Saturday, March 9, 2013

Is This a Labyrinth I See Before Me?

Last week I got the news that I'll be presenting a paper on the labyrinth later this year. It'll be my first chance to expand on the work I did in my dissertation and show how it's relevant to society. Labyrinths seem like kind of an arcane subject until you start to wonder why you still see so many of them today. When I say "labyrinth," I'm talking about the ones you encounter in churches, parks, community centers, and other places that are variants on the medieval design and look something like this:


There's been a resurgence of interest in labyrinths over the last 20 years, which accounts for the number of new ones that have been installed all across the United States as well as in other countries. I'm interested in the history of labyrinths and mazes, how and why they reappear in different forms over time, and what meaning they have for us today (which is not necessarily the same as what they meant to people in the past).

Labyrinths go back thousands of years and didn't always look like the one pictured above. There are variants on the design even now, and what's really interesting is the fact that such an ancient symbol still fascinates people. And labyrinths are not just for looking at -- they're for walking in. They're often placed in locations associated with contemplation or meditation -- churches, hospitals, gardens, or cemeteries -- and the setting may be secular or non-secular. So what is it about this design that draws people to it?

I think the labyrinth has a double nature that says something about the dilemma we find ourselves in as a society, at least here in the United States. We're a nation that celebrates the rugged individualist, the pioneer, and the self-made man or woman, but we have come together to form a union. Our democratic processes require that we all participate to make things work, from taking turns at jury duty to turning out to vote. So there's a tension between the individual and the greater good that's never fully resolved. We hold the rights of the individual to be sacred, but we also cherish the idea of "E Pluribus Unum" ("out of many, one"). We're different from many countries that have always believed that the communal takes precedence over individual rights. That's not our way.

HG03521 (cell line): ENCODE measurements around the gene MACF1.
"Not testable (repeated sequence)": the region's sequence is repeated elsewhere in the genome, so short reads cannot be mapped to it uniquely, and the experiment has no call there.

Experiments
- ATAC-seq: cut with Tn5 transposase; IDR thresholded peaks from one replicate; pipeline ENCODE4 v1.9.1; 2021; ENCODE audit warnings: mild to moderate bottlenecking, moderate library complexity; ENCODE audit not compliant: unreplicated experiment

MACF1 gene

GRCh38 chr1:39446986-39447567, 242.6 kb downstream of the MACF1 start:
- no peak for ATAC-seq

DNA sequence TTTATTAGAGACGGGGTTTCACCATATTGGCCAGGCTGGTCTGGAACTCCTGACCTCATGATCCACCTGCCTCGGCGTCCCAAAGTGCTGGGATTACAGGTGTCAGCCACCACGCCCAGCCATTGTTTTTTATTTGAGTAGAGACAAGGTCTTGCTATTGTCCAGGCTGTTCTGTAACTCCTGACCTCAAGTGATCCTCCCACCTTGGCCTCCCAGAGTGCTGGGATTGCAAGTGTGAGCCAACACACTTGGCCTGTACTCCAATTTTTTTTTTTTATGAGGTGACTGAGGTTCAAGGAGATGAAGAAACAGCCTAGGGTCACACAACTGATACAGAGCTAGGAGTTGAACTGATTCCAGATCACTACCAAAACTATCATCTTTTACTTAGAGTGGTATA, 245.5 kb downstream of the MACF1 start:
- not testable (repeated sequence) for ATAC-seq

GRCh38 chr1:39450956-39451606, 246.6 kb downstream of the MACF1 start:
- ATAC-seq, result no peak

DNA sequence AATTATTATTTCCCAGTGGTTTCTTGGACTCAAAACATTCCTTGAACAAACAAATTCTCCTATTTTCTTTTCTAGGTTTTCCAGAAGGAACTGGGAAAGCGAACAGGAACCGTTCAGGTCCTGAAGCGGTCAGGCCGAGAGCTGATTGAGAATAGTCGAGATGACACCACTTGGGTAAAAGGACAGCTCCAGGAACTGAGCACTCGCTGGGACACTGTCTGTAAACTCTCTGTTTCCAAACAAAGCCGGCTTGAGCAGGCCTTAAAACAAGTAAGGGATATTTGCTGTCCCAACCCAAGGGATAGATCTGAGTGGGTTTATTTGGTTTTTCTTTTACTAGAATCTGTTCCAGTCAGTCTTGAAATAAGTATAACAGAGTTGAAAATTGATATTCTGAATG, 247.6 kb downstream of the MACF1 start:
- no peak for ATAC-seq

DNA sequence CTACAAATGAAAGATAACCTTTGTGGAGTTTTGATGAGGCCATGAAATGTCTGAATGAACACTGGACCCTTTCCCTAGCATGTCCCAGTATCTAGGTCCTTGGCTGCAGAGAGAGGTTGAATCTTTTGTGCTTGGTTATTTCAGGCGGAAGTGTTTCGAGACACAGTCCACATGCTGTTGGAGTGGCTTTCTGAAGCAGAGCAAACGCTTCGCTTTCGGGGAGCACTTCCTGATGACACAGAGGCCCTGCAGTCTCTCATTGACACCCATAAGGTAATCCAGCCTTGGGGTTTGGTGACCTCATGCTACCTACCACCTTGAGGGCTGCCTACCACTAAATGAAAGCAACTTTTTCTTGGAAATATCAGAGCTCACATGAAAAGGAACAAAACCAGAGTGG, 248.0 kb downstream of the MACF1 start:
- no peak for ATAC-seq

In thinking about the visual impact of a labyrinth, I'm struck by its resemblance to a mandala, which Jung considered a symbol of wholeness. You might argue that the maze, which represents a variety of paths and alternatives, is a more fitting symbol of the way we live now than the labyrinth, and I agree, up to a point. But when something is out of balance -- perhaps the tendency for individuals or groups to move in separate directions grows too strong -- another symbol, like the labyrinth, rises from the unconscious as an answering archetype. I think that's what's happened over the last two decades, as the country has grown more diverse and, in the case of politics, more highly polarized.

It's not as if we have to choose between the individual and the community; our society is based on the belief that they serve one another. The labyrinth integrates the opposing forces in an elegant, harmonious fashion. It has a single, highly circuitous path representing a common road that's experienced in many idiosyncratic ways. The heroic, individual path is seamless with the shared path so that there's no contradiction between them. In this way, the labyrinth suggests a way out of the conflict between individual rights and participation in a democracy. A person engaged in the pursuit of life, liberty, and happiness who remains true to something greater than himself finds he was part of the larger story all along.

There were individuals who helped popularize the labyrinth with their own enthusiasm and explorations into its meaning, but the movement wouldn't have taken hold if the labyrinth hadn't struck a chord with many people. If you're curious, it's easy to find a labyrinth to explore; there are hundreds or thousands of them in North America alone, and unless you live in a remote area, there's probably one nearby. If you're interested, the World-Wide Labyrinth Locator (a joint project of Veriditas and The Labyrinth Society) is a great resource. Just put in your city, state, postal code, or country.

And remember, it's solved by walking.

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